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Wednesday, 23 March 2011
Page: 2939


Ms OWENS (3:07 PM) —My question is to the Minister for Sustainability, Environment, Water, Population and Communities. Will the minister outline the impacts of climate change on Australia’s environment? What action is the government taking to reduce this impact and are there any impediments?


Mr BURKE (Minister for Sustainability, Environment, Water, Population and Communities) —I thank the member for Parramatta for her question. While a lot of the focus of the debate has gone on preparing Australia’s economy for the future through a lower emissions economy, we must not turn a blind eye to the environmental damage that is done through climate change itself. The Intergovernmental Panel on Climate Change has projections of significant loss of biodiversity through to 2020. The impact of climate change is greatest on the most sensitive parts of our environment. Areas identified include the wet tropics, including the Daintree rainforest, our alpine regions and the Great Barrier Reef, which is our greatest environmental asset; a biodiversity asset which makes an extraordinary economic contribution to the tourism industry.

One thing that puts us in a different situation to many nations when we talk about the environmental impact of climate change is the extraordinary number of species that are found on our continent and nowhere else on earth. Around 90 per cent of the species found in Australia, whether they be plants, mammals or reptiles, do not exist anywhere else on the planet. The impact environmentally on Australia is quite a different challenge to what we find in many other countries. While many of the mammals, for example, would be able to survive technically with what climate change itself would bring, their habitat would not. When endangered species lose their habitat, in turn we lose these species.

The Great Barrier Reef and the extent of its biodiversity can easily be lost upon us, but let us start with just how different it is to other reef systems around the world. So often when people talk about the great reefs of the world they talk about the Caribbean. The Caribbean has 60 species of coral and the Great Barrier Reef has 560 species of coral. We have a very different biodiversity challenge to what is found in many other countries of the world.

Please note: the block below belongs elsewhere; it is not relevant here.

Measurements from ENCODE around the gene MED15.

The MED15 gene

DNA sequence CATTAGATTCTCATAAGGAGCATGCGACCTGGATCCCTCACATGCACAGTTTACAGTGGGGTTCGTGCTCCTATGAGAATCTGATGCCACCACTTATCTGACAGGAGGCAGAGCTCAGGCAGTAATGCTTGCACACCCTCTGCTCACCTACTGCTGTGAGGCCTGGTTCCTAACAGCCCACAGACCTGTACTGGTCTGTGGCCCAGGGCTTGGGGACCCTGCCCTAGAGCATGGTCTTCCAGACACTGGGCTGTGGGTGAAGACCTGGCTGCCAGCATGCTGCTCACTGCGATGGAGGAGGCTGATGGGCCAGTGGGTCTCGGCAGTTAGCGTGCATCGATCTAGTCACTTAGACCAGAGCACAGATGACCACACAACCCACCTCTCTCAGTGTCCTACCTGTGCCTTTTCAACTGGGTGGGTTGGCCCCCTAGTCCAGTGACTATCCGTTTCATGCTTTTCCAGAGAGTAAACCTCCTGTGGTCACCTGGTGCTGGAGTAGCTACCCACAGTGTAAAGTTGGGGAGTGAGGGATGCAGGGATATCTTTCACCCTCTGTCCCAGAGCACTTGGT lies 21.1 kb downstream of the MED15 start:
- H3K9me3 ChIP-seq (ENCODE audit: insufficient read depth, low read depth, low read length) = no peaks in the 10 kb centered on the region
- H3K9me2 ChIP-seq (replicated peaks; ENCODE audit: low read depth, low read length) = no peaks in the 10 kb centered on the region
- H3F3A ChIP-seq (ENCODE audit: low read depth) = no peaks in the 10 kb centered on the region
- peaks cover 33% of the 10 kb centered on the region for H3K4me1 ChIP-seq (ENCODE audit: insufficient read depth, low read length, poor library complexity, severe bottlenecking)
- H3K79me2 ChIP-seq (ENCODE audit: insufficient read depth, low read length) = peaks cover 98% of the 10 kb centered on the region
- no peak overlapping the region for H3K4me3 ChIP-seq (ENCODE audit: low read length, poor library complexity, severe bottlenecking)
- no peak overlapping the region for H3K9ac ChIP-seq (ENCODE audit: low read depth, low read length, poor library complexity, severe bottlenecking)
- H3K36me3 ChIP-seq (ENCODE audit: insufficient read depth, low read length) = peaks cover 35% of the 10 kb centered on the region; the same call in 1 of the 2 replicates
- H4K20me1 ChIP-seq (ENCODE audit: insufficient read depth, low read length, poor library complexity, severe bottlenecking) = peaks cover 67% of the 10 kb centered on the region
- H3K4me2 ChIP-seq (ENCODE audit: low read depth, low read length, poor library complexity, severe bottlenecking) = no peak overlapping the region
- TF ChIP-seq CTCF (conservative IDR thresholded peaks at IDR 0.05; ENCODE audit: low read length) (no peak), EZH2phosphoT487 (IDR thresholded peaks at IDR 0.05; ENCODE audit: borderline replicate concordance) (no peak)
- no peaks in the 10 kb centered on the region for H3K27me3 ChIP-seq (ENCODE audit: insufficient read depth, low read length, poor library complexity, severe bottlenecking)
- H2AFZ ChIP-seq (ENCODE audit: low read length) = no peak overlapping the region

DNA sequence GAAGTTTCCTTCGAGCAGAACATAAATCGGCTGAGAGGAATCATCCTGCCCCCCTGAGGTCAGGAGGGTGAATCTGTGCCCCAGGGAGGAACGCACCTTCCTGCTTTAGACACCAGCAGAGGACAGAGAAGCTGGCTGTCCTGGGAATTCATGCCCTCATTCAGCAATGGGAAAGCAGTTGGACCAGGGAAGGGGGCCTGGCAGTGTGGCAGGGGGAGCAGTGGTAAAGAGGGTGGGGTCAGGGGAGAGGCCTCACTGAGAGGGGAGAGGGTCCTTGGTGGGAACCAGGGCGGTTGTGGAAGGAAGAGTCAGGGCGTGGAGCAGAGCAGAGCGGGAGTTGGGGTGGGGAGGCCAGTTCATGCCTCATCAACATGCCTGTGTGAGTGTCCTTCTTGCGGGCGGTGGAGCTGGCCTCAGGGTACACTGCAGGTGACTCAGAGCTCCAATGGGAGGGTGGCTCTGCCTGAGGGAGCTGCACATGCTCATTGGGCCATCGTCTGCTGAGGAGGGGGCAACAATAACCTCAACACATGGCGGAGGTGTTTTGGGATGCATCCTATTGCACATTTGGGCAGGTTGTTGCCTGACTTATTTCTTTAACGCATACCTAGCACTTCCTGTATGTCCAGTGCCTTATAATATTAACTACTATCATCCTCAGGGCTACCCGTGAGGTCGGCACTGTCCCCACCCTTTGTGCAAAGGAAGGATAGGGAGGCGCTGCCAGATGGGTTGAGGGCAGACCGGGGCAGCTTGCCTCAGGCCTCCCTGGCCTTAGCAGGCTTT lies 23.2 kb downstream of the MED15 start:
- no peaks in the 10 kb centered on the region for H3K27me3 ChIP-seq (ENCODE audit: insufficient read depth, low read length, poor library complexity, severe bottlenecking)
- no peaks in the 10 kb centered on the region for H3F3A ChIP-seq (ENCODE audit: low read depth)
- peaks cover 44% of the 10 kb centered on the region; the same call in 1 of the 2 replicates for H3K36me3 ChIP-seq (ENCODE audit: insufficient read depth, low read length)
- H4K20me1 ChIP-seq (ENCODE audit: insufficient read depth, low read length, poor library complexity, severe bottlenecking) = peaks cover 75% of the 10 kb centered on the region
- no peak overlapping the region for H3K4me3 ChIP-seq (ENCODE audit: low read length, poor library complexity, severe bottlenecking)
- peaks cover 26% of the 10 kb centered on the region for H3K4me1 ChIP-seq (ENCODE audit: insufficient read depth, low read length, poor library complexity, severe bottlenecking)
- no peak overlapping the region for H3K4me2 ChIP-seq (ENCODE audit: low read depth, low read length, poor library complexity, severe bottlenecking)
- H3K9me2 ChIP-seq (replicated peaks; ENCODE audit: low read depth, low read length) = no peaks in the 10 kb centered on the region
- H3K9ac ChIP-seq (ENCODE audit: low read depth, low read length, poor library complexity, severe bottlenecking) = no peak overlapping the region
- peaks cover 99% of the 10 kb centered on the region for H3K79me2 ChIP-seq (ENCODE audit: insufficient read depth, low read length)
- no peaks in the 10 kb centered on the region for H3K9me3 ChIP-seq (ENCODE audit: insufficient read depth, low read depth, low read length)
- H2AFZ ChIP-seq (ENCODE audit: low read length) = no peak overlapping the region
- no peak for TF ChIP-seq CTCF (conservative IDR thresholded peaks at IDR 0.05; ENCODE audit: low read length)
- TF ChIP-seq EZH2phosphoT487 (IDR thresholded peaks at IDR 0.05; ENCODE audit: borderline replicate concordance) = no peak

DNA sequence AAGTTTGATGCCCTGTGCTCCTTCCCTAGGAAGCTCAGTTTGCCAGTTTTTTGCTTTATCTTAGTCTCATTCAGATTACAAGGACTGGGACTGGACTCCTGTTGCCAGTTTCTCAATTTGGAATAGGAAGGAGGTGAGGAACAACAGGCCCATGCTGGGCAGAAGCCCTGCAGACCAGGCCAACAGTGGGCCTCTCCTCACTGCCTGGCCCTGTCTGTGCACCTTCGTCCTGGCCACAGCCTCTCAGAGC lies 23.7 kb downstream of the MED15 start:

The climate change challenges faced by the Great Barrier Reef come in a number of ways. We know about the increased occurrence of bleaching events, the increase in major weather events and the impact of the growth in carbonic acid. We often talk about forests as being the only carbon sinks. The ocean itself is an extraordinary carbon sink. In the process of transferring carbon dioxide in the ocean you get a growth of carbonic acid. The growth of carbonic acid has a very precise impact on the rate at which coral grows back. If you put these three events together—the impact of bleaching events, the coral damaged during major weather events that are happening more regularly and coral species, which take 30 to 50 years to regrow, being slower to regrow because of the growth in carbonic acid—we will end up with a situation where the Great Barrier Reef itself exists but its biodiversity, which we are proud of and which we come to expect in the Great Barrier Reef, is under significant pressure.

That is one of the reasons why action is so important not only in taking the opportunity now to set up our economy for the future but also in recognising the biodiversity challenge faced by the environmental assets in Australia. It is critically important to our tourism industry and important to the environment of Australia.